St Mary’s Academy, recently in the news for pulling the plug on a woman referee for a boys’ basketball game, sets the record straight with a press release:
It was falsely alleged and widely reported that the decision of St. Mary’s Academy not to allow a woman referee to officiate at a basketball game was based upon the idea that women can never have authority over men. This alleged reason was neither stated nor is it held by any official of St. Mary’s Academy, as evidenced by the fact that the faculty and staff of St. Mary’s includes many honorable ladies of talent and erudition. Logically, St. Mary’s Academy, a Catholic institution, adheres in spirit and discipline to Divine Law. The Fourth Commandment obliges due honor to father and mother, as well as to all authority.
St. Mary’s Academy follows the directives of the Catholic Church regarding co-education. The Church has always promoted the ideal of forming and educating boys and girls separately during the adolescent years, especially in physical education (Cf. Divini Illius Magistri – Encyclical on the Christian Education of Youth, by Pope Pius XI, 1929 and The Instruction of the Sacred Congregation of Religious on Co-Education, A.A.S., 25 (1958) pp. 99-103). This formation of adolescent boys is best accomplished by male role models, as the formation of girls is best accomplished by women. Hence in boys’ athletic competitions, it is important that the various role models (coaches and referees) be men.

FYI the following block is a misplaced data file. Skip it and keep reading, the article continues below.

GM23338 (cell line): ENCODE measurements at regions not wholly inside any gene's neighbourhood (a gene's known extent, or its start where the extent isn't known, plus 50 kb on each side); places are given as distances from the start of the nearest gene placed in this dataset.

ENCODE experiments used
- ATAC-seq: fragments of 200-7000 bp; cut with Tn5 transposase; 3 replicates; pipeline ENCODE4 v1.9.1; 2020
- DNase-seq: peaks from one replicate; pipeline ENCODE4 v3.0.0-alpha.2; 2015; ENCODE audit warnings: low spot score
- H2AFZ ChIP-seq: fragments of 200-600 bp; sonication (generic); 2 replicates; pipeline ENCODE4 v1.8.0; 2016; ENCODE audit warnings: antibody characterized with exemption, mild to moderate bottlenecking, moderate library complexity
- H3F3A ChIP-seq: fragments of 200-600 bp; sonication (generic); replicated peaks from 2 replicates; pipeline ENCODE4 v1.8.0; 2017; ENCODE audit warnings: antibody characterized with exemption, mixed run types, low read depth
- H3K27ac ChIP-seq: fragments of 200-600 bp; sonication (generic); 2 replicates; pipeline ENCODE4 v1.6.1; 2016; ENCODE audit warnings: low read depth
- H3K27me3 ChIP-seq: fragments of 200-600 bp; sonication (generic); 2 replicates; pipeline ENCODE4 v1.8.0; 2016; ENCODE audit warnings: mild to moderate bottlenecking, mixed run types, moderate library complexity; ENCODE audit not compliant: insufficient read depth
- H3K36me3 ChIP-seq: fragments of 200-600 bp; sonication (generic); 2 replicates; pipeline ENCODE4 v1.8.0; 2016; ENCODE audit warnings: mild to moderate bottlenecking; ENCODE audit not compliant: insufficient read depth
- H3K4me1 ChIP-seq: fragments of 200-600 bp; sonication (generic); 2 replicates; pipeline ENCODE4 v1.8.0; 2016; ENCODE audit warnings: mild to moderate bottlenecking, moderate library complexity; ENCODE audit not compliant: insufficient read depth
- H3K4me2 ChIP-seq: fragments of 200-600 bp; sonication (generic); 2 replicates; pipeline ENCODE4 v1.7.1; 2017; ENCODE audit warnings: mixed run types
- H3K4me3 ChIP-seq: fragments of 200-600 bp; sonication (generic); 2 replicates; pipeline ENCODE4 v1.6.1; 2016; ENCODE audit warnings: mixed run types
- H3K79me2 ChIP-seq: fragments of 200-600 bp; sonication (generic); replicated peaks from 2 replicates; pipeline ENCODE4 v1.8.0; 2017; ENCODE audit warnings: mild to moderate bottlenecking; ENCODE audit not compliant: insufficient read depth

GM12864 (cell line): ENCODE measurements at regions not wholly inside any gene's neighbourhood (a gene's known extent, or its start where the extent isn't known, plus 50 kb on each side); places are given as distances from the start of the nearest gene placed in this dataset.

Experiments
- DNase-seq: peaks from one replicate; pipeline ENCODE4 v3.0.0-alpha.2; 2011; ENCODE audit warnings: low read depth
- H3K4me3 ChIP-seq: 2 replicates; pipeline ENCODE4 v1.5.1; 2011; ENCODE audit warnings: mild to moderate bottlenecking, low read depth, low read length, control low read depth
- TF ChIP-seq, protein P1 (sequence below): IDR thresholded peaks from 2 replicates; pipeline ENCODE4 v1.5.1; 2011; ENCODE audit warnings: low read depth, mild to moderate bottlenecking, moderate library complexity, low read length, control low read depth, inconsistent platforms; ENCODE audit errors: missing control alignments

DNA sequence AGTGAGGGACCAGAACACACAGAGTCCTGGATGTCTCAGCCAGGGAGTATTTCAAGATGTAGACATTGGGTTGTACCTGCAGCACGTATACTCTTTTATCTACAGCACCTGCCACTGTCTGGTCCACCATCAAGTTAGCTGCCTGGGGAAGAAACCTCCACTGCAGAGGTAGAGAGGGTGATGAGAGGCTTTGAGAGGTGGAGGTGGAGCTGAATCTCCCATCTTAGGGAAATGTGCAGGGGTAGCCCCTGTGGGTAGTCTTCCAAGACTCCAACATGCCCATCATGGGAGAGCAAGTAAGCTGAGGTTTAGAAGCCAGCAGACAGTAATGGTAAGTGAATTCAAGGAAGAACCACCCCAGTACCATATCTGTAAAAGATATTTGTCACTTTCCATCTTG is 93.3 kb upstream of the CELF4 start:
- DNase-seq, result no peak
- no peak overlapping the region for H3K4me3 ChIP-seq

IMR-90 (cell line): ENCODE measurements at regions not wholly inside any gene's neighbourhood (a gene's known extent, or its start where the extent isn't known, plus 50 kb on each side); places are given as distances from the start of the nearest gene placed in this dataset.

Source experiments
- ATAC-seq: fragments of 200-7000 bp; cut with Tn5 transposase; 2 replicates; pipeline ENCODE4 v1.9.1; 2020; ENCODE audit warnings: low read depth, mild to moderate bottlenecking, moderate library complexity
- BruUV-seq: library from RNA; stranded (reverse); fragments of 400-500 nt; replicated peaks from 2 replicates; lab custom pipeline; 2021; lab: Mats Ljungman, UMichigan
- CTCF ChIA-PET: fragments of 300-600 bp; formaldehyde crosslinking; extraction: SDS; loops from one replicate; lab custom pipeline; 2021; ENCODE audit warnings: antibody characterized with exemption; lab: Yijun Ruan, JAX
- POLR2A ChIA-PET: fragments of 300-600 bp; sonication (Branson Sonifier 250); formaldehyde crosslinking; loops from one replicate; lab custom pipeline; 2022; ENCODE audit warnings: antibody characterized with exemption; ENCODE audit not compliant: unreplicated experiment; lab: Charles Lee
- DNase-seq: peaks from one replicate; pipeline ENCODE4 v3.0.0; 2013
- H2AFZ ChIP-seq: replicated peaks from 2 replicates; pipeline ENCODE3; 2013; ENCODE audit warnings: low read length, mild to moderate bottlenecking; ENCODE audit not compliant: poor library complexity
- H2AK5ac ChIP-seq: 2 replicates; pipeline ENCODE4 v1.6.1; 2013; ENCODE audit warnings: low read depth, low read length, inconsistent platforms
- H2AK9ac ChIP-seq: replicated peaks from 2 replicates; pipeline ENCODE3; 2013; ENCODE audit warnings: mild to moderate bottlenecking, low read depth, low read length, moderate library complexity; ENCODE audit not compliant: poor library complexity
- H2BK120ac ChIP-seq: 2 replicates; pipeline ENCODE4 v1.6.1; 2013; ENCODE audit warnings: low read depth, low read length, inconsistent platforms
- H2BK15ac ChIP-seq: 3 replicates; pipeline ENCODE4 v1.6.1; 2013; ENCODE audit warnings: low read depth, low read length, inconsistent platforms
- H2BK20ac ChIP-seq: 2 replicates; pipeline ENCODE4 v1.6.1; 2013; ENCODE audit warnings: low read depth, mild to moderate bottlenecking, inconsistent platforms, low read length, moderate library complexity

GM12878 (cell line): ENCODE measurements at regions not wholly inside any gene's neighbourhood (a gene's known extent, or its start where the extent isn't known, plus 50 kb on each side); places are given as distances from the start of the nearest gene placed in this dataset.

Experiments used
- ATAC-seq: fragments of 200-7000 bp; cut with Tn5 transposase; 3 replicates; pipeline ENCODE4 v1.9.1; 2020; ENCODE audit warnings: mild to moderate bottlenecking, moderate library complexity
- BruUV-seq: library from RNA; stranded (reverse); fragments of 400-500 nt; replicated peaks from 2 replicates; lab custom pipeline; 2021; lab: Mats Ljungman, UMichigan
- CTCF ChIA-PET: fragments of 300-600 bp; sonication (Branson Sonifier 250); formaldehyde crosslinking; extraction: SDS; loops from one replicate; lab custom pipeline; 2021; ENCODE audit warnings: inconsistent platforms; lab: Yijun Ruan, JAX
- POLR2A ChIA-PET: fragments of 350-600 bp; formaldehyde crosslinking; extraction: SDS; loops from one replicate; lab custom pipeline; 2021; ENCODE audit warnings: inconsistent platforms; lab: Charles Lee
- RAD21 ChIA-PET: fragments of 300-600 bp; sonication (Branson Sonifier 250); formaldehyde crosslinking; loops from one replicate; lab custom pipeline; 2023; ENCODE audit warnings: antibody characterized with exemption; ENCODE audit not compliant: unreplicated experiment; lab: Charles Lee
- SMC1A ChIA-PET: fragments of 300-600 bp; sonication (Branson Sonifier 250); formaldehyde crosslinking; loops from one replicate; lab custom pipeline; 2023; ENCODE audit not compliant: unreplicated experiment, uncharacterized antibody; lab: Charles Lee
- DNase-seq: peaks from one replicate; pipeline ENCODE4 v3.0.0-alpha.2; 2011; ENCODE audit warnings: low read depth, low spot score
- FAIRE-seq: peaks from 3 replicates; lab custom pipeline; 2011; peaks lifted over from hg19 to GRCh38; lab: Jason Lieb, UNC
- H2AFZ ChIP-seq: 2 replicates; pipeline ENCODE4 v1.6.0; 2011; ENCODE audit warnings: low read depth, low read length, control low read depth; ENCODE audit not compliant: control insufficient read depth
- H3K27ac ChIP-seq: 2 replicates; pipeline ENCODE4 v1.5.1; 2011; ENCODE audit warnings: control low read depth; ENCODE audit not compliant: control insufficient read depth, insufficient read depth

In addition, our school aims to instill in our boys the proper respect for women and girls. Teaching our boys to treat ladies with deference, we cannot place them in an aggressive athletic competition where they are forced to play inhibited by their concern about running into a female referee.
Rev. Fr. Vicente A. Griego
Headmaster, St. Mary’s Academy
A couple of things:
It took long enough. The accusations of misogyny, sexism, and all would have been dampened if school leadership was more forthcoming. When leaders are silent, all sorts of questions pop up.
Father Griego doesn’t say that girls cannot be refereed or coached by men. That would be a consistent policy if it were followed.
While I can appreciate his “additional” reason, it presumes some kind of incompetence in a woman referee potentially getting in the way. More often, one sees basketball players colliding with cheerleaders or members of the press than with referees.
Tip from Kansas City Catholic.